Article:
The rate of syphilis in Delaware County is the highest it has ever been in 20 years, according to the Pennsylvania Health Advisory Network.
During the first half of the year, the county reported 104 cases of early syphilis (primary, secondary, or early latent syphilis). Health officials project that cases will exceed 210 this year, representing a 104% increase from 2020.
Health officials are also concerned about how syphilis is affecting women, who are estimated to report 50 cases of early syphilis by the end of 2021 — a 178% increase over the 18 cases reported in 2020. What’s worrying, health officials said, is that 84% of these cases among women are affecting people of child-bearing age — who, if pregnant, could spread syphilis to their babies.
There’s been a demographic shift of reported cases of syphilis over the last decade, now involving a much younger population, said Dr. Lisa O’Mahony, Interim Physician Advisor for Delaware County. People under 30 account for 42% of reported primary and secondary syphilis cases in 2020.
“It’s really not on most peoples’ radar and that’s the alarming part of it, and the cases of congenital syphilis that are occurring, that’s something that’s alarming as well because congenital syphilis is devastating and it’s so preventable,” O’Mahony said.
Similarly in Philadelphia, the city’s health department in July released a health advisory about rising rates of syphilis among women in Philadelphia. A spokesman on Wednesday said the city continues to see a rise, but that the percent increase and curve among women appears to be flattening — though still concerning. This time last year there were 811 early syphilis cases. As of this week, there are 911 cases.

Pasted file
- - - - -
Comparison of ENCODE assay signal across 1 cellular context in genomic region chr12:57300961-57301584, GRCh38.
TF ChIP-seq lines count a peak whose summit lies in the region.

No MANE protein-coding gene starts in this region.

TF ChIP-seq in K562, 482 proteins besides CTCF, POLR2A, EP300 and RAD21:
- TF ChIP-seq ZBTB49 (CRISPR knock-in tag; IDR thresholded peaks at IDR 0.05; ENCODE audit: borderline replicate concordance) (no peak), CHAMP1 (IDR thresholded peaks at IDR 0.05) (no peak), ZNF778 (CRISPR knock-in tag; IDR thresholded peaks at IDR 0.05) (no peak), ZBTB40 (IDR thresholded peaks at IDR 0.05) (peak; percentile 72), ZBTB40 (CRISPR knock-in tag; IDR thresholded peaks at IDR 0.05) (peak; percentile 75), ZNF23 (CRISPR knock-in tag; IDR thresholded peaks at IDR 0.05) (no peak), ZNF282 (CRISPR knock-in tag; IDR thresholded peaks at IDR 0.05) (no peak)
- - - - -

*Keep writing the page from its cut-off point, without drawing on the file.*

The Pennsylvania Department of Health is now recommending people who are pregnant receive testing for syphilis at their first prenatal visit, third trimester of pregnancy, and at delivery.
The health department also is recommending that all people with a recent positive test for another sexually transmitted infection get tested for syphilis and HIV.
O’Mahony surmises that because people can now live long healthy lives with HIV, people might not be as cautious about their sexual activity as they used to be, and that some people might incorrectly believe that certain sexual behaviors are less risky than others. She also said some people might not realize that syphilis still is prevalent.
“There’s a lot of opportunity for education and we’re hoping that providers out there are going to extend their testing to include syphilis and HIV and identify people who may be at risk,” O’Mahony said.
She said that it’s crucial that people have access to complete and thorough health care in order to prevent the spread of STIs.
“Medical care was interrupted during the pandemic, and people were getting erratic health care. So if you’re going to the emergency room, for instance, and were seeking treatment for gonorrhea, that person might get treated for gonorrhea but they’re never offered a syphilis or HIV test, and that provider is not aware of the individual’s complete sexual health profile either,” O’Mahony said.
“So there’s a lot of missed opportunities to get individuals into more comprehensive treatment, which I think was intensified during the pandemic when so many disease states had an interruption in screening, and routine medical care and certainly consistent medical care.”
If left untreated, syphilis will eventually cause irreversible damage to the heart, brain and nervous system, and cause loss of sight and hearing.
People that have any of the following symptoms should also be tested for syphilis:
- A rash on the palms of the hands and/or on the soles of the feet
- A generalized rash on the back, chest, or stomach
- A lesion in the genital, rectal, or oral area
- Moist papules (small, raised, tender bump) in the anogenital region or the mouth
- Sudden “moth-eaten” scalp alopecia with a typical onset at the back of the head
- Loss of eyelashes and the lateral third of the eyebrows
- Swollen lymph nodes
- Feeling unwell
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